The Dog Days originally were the days when Sirius rose just before or at the same time as sunrise, which is no longer true, owing to procession of the equinoxes. The Romans sacrificed a brown dog (Sorry Angus and Hamish, my two miniature dachshunds)) at the beginning of the Dog Days to appease the rage of Sirius, believing that the star was the cause of the hot, sultry weather.
Click here for Podcast 292, featuring the coolest of summery tunes inclyding:
Kenny Garrett – “Boogety Boogety”
Jazznovation – “Summer Sun”
Bill Connors – “Melting”
Alan Pasqua, Peter Erskine, Dave Carpenter – “Summer’s Waltz”
Michael Franks – “Barefoot On the Beach”
James Taylor Quartet – “Summer Fantasy”
James Carter – “Summer Babe”
Lonnie Liston Smith – “Summer Days”
Tierney Sutton Band – “Summertime”
John Handy – “The Hissing of Summer Lawns”
Mike LeDonne – “Deep Blue”
Roni Ben-Hur & Santi Debriano – “Fotografia”
Esperanza Spalding – “Samba Em Preludio”
John Pizzarelli - "I Feel Fine/The Sidewinder"
Project Grand Slam – “Remember (Instrumental)
Sat, 11 August 2012
My son Matthews gets married today in Maine, and I couldn't be happier or prouder. He is marrying his Anna, who he met in college and has been with since.
They are making a home for themselves near Freeport, Maine (L.L. Bean here I come!) and my family and friends will be heading up that way for the festivities. The photo you see is the site of the ceremony.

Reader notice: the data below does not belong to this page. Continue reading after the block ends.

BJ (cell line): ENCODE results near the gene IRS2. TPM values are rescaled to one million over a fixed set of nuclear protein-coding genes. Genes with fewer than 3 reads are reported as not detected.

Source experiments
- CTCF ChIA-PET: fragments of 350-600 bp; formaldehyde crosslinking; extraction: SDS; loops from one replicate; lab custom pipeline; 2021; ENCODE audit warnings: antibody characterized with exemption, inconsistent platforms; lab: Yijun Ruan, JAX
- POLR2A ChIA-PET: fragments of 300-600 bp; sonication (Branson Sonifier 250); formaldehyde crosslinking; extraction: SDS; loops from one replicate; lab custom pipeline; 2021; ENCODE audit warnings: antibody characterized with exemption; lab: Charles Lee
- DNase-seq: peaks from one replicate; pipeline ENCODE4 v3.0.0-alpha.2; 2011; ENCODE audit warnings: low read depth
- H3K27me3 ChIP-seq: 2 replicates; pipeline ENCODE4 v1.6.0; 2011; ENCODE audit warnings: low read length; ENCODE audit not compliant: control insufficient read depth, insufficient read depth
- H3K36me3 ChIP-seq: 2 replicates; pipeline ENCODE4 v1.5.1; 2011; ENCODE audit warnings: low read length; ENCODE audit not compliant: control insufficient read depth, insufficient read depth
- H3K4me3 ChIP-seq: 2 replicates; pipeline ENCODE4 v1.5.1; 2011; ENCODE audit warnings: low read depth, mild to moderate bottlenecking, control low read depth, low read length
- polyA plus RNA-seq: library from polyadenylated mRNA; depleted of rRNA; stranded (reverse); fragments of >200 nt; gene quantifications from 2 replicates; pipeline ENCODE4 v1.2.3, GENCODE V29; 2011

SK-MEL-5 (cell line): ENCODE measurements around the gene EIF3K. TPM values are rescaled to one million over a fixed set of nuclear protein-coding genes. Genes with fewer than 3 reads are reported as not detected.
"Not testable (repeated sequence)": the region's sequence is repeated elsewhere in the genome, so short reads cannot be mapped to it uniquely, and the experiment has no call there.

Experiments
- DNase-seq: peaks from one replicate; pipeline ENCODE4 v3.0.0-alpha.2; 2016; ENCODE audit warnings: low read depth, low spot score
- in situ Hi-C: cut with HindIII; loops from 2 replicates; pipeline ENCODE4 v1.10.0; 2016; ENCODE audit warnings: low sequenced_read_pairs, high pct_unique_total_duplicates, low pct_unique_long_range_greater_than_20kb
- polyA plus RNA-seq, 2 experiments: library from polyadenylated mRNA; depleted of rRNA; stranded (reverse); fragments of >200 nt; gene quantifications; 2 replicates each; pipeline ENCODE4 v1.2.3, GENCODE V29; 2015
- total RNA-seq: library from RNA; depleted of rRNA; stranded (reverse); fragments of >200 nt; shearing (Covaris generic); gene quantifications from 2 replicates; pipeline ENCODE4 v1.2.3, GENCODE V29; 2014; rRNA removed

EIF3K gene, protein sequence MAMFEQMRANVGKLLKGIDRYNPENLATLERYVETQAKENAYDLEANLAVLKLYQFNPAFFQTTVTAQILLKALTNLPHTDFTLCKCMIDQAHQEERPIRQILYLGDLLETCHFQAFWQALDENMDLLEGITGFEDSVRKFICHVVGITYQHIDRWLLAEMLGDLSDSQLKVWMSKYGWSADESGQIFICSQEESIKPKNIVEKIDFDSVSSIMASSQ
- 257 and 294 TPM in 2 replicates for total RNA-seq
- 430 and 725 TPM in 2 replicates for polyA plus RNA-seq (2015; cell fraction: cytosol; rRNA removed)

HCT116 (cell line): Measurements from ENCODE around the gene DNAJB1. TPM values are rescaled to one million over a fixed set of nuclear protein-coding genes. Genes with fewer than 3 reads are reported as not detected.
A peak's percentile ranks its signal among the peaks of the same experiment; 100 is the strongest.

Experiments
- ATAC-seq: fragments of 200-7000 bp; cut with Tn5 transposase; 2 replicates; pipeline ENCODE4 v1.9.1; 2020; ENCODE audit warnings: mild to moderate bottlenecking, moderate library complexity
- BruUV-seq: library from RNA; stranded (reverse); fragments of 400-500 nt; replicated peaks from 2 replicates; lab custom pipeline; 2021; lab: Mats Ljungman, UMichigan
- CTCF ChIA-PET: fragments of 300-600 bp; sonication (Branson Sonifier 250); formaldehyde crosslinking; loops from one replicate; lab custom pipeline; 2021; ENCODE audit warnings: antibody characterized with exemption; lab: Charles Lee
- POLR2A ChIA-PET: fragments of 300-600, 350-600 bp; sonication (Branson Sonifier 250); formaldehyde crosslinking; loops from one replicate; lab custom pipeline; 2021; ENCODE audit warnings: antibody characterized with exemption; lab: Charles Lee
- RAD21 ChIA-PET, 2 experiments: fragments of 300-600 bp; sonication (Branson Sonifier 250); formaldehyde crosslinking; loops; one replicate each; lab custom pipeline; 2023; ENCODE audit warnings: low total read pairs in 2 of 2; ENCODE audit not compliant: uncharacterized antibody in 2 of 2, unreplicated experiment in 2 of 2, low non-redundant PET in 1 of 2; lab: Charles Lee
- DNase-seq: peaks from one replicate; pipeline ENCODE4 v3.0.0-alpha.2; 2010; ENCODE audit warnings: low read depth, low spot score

I had to find a jazz-oriented track for today, so I tabbed a "Wedding March - Slow Waltz" from Charles Mingus' Cumbia and Jazz Fusion album. The song was written by Mingus and included on the CD version of the 1977 release.
Thu, 9 August 2012
Jack DeJohnette, one of the most influential and talented percussionists of the past 100 years, turns 70 years old today. A series of concerts in his native Chicago will take place this fall to honor the newly minted septuagenarian, but today is the day we honor him with a “mixtape” podcast of his recordings.
From his earliest moments as a jazz musician, DeJohnette has been in demand by the most talented, adventurous and demanding players. Within his first few years as a professional he was playing the Richard Abrams and Roscoe Mitchell, to say nothing of John Coltrane. By the time he was 24 he was anchoring the rhythm section of the Charles Lloyd Quartet with a young Keith Jarrett. After stints with Jackie McLean, Abbey Lincoln and Bill Evans, he was tabbed by Miles Davis to replace Tony Williams in Davis’ touring band in 1969.
For the next five years, DeJohnette redefined what it meant to be a jazz drummer on Miles’ projects like Bitches Brew, Jack Johnson and On the Corner. He can be heard laying down thunderous grooves on the two Davis live albums recorded at the Fillmore East and West.